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NVISION: Mobile Gaming's Race Towards Console-Caliber Visuals

By NVISION - Tue, May 1, 2012

During a Seattle, Washington event hosted on April 19, 2012 by HTC, NVIDIA’s Mike Rayfield spoke on a variety of topics including the evolution of mobile graphics technology. As one of the people in charge of the company’s mobile business, Rayfield is uniquely qualified to comment on mobile graphics technology versus the performance that consoles provide.

HTC and NVIDIA (still a leading manufacturer of high-end graphics cards that enable desktop PCs to display their most breathtaking visuals) both owe their existence and current success to their work in the PC industry, which Rayfield notes is in the midst of evolution. The term “PC” no longer refers just to a machine with an 11-inch display or greater. A keyboard and network are no longer required, either, since so many people use a variety of mobile devices that get around that requirement by implementing touchscreen controls. Your smartphone might well count as a personal computer in today’s market.

With such change comes innovation, which is necessary to accommodate updated consumer needs. Battery life is now more important, for instance, since people so rarely tether themselves to electrical outlets. A good example of NVIDIA’s efforts to meet those changing customer needs is the company’s Tegra 3, which features 4-PLUS-1 architecture, PRISM display technology, and DirectTouch touch architecture, SoC and system-level innovations that extend battery life (while also improving the user’s experience).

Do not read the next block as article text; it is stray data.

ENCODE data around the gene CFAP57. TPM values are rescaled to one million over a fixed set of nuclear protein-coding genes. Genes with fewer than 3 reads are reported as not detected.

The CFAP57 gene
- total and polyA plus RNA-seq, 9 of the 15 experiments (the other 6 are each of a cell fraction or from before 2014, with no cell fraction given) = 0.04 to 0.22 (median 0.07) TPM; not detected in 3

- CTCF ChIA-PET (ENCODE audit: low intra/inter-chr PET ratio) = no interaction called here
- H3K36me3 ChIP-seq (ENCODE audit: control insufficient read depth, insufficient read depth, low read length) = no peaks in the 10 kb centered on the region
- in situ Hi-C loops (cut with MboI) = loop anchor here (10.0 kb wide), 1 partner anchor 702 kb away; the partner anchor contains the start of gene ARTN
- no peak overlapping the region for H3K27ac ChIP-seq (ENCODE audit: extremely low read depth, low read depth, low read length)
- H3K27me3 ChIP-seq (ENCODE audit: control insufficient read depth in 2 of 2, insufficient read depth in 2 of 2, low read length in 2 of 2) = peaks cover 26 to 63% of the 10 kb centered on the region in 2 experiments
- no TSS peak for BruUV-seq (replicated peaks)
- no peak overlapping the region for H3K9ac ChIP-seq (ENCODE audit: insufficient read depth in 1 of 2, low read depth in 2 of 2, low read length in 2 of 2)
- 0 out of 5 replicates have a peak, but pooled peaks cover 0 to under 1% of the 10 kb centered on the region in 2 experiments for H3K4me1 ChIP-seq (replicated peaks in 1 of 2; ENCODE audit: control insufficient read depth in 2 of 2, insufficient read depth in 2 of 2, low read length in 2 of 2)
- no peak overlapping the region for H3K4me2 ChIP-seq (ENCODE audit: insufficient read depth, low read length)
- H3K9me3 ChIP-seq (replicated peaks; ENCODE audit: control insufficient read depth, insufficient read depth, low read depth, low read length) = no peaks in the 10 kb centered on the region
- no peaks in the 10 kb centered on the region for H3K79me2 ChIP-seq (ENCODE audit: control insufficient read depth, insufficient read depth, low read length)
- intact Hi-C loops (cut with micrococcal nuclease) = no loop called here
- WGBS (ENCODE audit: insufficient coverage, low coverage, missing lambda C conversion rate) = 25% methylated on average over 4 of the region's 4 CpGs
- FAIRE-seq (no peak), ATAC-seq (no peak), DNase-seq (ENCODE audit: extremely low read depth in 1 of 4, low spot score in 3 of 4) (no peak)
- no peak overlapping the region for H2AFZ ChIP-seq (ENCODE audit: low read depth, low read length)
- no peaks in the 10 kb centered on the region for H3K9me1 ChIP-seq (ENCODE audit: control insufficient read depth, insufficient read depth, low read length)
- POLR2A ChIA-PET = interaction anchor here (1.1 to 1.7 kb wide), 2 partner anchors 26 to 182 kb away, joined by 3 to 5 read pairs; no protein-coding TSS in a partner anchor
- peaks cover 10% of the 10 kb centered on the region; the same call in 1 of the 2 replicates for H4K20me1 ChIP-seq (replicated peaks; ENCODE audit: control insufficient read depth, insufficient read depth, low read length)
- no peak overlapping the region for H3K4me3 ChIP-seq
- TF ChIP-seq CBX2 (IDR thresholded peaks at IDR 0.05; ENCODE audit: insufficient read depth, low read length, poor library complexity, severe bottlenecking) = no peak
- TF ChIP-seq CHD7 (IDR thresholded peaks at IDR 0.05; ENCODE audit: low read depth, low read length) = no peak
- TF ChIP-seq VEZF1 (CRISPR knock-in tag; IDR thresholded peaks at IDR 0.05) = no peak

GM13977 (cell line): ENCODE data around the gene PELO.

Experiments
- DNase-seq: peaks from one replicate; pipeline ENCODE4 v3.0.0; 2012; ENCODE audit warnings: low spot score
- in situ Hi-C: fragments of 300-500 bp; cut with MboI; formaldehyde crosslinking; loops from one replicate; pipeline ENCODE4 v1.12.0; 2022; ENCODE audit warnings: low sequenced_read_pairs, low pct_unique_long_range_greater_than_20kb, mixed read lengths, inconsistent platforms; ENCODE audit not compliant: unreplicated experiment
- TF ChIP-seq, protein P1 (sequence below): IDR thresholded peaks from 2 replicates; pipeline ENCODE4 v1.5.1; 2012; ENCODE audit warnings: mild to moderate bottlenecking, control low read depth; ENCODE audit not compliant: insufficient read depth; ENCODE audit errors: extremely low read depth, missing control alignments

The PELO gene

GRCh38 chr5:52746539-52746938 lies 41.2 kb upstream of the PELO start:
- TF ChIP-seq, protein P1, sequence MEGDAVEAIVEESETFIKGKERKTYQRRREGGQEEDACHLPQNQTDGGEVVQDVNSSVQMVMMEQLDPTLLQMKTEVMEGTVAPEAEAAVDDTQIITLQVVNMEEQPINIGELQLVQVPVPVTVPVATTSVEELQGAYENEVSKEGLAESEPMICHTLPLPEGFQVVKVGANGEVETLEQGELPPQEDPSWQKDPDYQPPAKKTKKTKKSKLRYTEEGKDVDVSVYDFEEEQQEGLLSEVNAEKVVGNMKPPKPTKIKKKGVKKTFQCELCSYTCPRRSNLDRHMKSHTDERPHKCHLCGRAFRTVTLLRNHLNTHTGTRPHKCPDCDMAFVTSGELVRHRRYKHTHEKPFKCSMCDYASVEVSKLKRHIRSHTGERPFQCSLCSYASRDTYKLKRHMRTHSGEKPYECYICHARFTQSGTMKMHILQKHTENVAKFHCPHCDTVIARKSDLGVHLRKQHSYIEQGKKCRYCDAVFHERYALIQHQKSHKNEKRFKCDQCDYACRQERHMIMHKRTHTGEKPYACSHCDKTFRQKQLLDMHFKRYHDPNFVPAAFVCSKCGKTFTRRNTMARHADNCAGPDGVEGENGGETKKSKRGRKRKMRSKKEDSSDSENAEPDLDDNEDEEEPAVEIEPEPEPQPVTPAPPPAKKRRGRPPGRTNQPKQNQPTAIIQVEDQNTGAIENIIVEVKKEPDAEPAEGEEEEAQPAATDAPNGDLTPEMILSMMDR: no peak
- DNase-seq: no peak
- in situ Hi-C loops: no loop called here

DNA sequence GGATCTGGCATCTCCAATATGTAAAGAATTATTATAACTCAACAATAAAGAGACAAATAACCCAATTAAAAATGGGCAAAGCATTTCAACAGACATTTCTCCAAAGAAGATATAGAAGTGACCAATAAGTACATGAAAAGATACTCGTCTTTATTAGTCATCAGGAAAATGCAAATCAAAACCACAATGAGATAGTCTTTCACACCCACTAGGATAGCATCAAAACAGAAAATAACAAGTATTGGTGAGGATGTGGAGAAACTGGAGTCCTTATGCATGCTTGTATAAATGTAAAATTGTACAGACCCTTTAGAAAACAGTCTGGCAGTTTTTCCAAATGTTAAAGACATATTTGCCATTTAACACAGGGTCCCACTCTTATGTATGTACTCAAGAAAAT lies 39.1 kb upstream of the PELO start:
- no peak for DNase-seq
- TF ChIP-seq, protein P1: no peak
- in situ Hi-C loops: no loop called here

While the portable devices aren’t yet equal to consoles when it comes to graphical output, they’re closing the gap quickly. Before Rayfield concluded his talk, he was joined by Chip Sineni of Phosphor Games Studios and Bretty Seyler of Kerosene Games. The developers provided a sneak peek at some unreleased mobile games that will eventually be released for Tegra 3. Dark Meadow: The Pact and Bounty Arms THD benefit from the Tegra 3’s quad-core CPU and GeForce GPU. In particular, the former title uses the Unreal Engine 3 engine to allow for high-resolution textures and atmospheric real-time lighting effects in line with something you might expect to find only on console hardware.

As the mobile market expands and broadens, you can likely expect to see a variety of games released through Google Play and the free NVIDIA TegraZone app, software that serves as a welcome reminder of technology’s constant march into the future.

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